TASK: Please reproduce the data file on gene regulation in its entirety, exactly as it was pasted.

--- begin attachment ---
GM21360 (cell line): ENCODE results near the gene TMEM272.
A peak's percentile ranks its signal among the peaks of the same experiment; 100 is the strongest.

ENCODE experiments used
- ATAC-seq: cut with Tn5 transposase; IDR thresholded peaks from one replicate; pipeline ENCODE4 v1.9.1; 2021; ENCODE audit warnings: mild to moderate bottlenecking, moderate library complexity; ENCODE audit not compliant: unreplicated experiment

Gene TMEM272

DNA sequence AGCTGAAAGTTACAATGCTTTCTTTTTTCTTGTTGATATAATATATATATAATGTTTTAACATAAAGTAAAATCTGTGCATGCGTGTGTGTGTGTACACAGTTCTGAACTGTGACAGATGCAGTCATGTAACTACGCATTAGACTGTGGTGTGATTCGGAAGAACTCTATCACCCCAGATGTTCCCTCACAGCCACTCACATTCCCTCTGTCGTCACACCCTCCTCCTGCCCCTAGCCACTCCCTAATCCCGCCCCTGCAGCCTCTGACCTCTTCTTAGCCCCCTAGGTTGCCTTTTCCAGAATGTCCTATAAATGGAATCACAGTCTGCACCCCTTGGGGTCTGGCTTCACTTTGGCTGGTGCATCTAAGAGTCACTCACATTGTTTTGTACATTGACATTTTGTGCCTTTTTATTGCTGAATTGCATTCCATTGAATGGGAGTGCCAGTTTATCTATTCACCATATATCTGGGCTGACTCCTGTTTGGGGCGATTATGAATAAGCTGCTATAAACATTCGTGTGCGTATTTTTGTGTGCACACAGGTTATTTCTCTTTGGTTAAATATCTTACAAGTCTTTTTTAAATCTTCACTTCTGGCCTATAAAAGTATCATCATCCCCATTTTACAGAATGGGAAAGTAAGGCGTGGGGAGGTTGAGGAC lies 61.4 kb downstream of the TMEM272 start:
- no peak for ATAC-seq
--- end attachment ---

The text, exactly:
GM21360 (cell line): ENCODE results near the gene TMEM272.
A peak's percentile ranks its signal among the peaks of the same experiment; 100 is the strongest.

ENCODE experiments used
- ATAC-seq: cut with Tn5 transposase; IDR thresholded peaks from one replicate; pipeline ENCODE4 v1.9.1; 2021; ENCODE audit warnings: mild to moderate bottlenecking, moderate library complexity; ENCODE audit not compliant: unreplicated experiment

Gene TMEM272

DNA sequence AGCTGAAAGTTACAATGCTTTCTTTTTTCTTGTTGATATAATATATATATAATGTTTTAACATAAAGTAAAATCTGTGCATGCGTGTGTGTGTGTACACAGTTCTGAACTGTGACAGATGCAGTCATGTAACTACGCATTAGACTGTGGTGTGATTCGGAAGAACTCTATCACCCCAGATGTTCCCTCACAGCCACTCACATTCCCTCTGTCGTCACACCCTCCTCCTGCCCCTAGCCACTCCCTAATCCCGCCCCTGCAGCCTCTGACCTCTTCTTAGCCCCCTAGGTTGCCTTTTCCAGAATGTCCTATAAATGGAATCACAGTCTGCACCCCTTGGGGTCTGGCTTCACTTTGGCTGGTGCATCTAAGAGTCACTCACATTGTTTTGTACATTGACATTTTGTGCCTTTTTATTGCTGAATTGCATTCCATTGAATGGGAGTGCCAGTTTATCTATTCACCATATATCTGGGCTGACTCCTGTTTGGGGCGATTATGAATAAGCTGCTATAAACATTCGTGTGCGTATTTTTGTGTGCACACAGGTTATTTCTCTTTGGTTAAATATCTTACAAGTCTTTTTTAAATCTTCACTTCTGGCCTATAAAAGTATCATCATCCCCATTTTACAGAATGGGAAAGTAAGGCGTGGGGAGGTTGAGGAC lies 61.4 kb downstream of the TMEM272 start:
- no peak for ATAC-seq